As many as 15 million students are expected to flock back to classrooms this week as schools across Kenya reopened on Monday after a 10-month break imposed by the coronavirus pandemic.
Hand washing, the wearing of face masks and temperature checks are mandatory for those returning to school.
Parents accompanying their children were happy and concerned at the same time.
"As a parent I am pleased that the children are back in school," said Hildah Musimbi, a parent.
"But at the moment we have got a lot of fear because we really don't know if other children in school have the virus or even if the teachers have the virus, or even if the support staff in school have the virus.
"So we have that fear but we really hope for the best and we shall keep on praying for our kids to be safe," she said.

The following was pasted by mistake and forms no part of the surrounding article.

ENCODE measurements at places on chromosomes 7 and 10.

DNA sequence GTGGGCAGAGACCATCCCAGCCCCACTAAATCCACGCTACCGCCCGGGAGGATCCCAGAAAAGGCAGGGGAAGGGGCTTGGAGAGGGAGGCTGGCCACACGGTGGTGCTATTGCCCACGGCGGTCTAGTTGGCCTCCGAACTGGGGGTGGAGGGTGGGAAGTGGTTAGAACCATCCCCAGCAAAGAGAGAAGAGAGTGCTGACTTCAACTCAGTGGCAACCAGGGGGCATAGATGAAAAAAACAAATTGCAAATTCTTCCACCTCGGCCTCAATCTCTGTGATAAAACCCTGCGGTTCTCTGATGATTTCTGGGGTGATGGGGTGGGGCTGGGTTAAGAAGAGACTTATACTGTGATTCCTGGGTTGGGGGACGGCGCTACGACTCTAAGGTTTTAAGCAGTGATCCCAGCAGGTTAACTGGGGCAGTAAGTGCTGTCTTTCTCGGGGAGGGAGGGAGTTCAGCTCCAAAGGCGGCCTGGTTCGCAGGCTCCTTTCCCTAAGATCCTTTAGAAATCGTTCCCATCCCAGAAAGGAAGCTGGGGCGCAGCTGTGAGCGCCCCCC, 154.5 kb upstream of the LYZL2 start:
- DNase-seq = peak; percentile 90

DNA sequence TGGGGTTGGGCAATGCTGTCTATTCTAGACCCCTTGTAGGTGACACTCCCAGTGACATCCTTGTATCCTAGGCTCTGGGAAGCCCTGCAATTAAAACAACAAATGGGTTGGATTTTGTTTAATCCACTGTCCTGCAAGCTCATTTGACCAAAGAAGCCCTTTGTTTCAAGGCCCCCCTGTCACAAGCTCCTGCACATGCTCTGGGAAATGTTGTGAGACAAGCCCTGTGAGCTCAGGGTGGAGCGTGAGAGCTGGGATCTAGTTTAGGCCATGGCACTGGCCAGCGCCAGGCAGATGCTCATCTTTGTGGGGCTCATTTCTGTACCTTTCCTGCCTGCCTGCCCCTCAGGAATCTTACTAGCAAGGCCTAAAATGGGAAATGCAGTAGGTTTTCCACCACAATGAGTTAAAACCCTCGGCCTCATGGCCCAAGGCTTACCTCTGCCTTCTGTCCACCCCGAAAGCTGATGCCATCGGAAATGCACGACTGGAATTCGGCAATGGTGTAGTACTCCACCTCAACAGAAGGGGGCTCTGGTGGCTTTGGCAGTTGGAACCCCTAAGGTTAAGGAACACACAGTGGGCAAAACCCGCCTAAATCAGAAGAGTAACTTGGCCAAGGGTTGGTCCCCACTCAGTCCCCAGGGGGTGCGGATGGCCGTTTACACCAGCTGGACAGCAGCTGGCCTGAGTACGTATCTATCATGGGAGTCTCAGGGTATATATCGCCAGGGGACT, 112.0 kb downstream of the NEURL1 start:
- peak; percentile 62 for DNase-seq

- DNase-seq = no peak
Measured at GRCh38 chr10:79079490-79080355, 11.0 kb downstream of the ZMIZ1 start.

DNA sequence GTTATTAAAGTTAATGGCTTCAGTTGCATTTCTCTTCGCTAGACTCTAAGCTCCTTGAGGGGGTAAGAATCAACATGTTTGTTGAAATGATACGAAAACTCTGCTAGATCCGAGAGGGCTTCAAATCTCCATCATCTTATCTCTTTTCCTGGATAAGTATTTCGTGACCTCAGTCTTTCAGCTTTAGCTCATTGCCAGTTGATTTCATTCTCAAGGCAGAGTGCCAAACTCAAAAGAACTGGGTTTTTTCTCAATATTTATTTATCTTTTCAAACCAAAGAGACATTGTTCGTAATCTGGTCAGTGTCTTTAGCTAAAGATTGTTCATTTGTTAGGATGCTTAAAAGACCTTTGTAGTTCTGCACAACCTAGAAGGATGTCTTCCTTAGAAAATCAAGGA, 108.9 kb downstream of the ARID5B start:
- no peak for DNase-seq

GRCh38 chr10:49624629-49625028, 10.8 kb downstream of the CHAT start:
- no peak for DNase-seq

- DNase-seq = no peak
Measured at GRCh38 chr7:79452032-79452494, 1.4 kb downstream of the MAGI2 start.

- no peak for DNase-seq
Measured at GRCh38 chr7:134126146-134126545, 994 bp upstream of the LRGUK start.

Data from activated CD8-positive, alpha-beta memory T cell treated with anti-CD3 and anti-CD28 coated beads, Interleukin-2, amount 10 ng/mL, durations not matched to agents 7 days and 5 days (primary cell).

The government has directed schools to convert open spaces into classrooms to avoid overcrowding.
Vaccine next month
Non-essential visits have also been banned.
Teachers and support staff aged 58 and over have been instructed to work from home.
Kenya's health minister Mutahi Kagwe said all plans were in place to ensure the safety of teachers and students.
He said that teachers would be considered alongside other frontline workers once.
The COVID-19 vaccine is expected to reach Kenya next month.
To manage the high demand for travel following the reopening of schools, Kenya Railways Corporation launched a night passenger train service starting Sunday.
In an executive order issued on Sunday, President Uhuru Kenyatta extended the night curfew until March 12.
He also announced a 60-day ban on all gatherings including political meetings.
Kenya has confirmed over 96,000 virus cases and 1,685 deaths since the outbreak in March.